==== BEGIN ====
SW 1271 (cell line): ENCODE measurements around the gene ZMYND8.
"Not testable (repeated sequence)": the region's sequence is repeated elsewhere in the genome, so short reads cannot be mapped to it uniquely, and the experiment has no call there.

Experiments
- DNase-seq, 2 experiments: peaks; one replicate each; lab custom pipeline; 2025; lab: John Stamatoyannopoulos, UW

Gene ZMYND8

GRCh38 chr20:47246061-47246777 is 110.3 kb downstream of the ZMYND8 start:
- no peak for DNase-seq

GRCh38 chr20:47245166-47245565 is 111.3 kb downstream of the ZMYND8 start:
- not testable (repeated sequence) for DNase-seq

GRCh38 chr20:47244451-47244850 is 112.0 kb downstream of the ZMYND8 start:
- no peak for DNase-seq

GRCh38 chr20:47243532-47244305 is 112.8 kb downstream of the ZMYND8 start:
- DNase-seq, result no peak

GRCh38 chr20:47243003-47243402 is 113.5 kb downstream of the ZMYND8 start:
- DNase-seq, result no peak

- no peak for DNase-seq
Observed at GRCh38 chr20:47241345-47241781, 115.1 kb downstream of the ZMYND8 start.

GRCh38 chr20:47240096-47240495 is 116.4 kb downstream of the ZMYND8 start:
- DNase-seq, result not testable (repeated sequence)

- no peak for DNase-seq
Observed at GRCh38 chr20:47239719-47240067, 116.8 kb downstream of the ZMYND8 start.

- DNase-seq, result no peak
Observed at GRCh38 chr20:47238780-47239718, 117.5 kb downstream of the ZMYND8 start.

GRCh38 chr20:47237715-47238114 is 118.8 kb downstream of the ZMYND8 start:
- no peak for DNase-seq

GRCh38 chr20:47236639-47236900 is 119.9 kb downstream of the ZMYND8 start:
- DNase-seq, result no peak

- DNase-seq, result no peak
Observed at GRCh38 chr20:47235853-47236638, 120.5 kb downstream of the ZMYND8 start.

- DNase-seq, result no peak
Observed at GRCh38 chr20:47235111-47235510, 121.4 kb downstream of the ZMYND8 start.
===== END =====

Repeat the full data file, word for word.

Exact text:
SW 1271 (cell line): ENCODE measurements around the gene ZMYND8.
"Not testable (repeated sequence)": the region's sequence is repeated elsewhere in the genome, so short reads cannot be mapped to it uniquely, and the experiment has no call there.

Experiments
- DNase-seq, 2 experiments: peaks; one replicate each; lab custom pipeline; 2025; lab: John Stamatoyannopoulos, UW

Gene ZMYND8

GRCh38 chr20:47246061-47246777 is 110.3 kb downstream of the ZMYND8 start:
- no peak for DNase-seq

GRCh38 chr20:47245166-47245565 is 111.3 kb downstream of the ZMYND8 start:
- not testable (repeated sequence) for DNase-seq

GRCh38 chr20:47244451-47244850 is 112.0 kb downstream of the ZMYND8 start:
- no peak for DNase-seq

GRCh38 chr20:47243532-47244305 is 112.8 kb downstream of the ZMYND8 start:
- DNase-seq, result no peak

GRCh38 chr20:47243003-47243402 is 113.5 kb downstream of the ZMYND8 start:
- DNase-seq, result no peak

- no peak for DNase-seq
Observed at GRCh38 chr20:47241345-47241781, 115.1 kb downstream of the ZMYND8 start.

GRCh38 chr20:47240096-47240495 is 116.4 kb downstream of the ZMYND8 start:
- DNase-seq, result not testable (repeated sequence)

- no peak for DNase-seq
Observed at GRCh38 chr20:47239719-47240067, 116.8 kb downstream of the ZMYND8 start.

- DNase-seq, result no peak
Observed at GRCh38 chr20:47238780-47239718, 117.5 kb downstream of the ZMYND8 start.

GRCh38 chr20:47237715-47238114 is 118.8 kb downstream of the ZMYND8 start:
- no peak for DNase-seq

GRCh38 chr20:47236639-47236900 is 119.9 kb downstream of the ZMYND8 start:
- DNase-seq, result no peak

- DNase-seq, result no peak
Observed at GRCh38 chr20:47235853-47236638, 120.5 kb downstream of the ZMYND8 start.

- DNase-seq, result no peak
Observed at GRCh38 chr20:47235111-47235510, 121.4 kb downstream of the ZMYND8 start.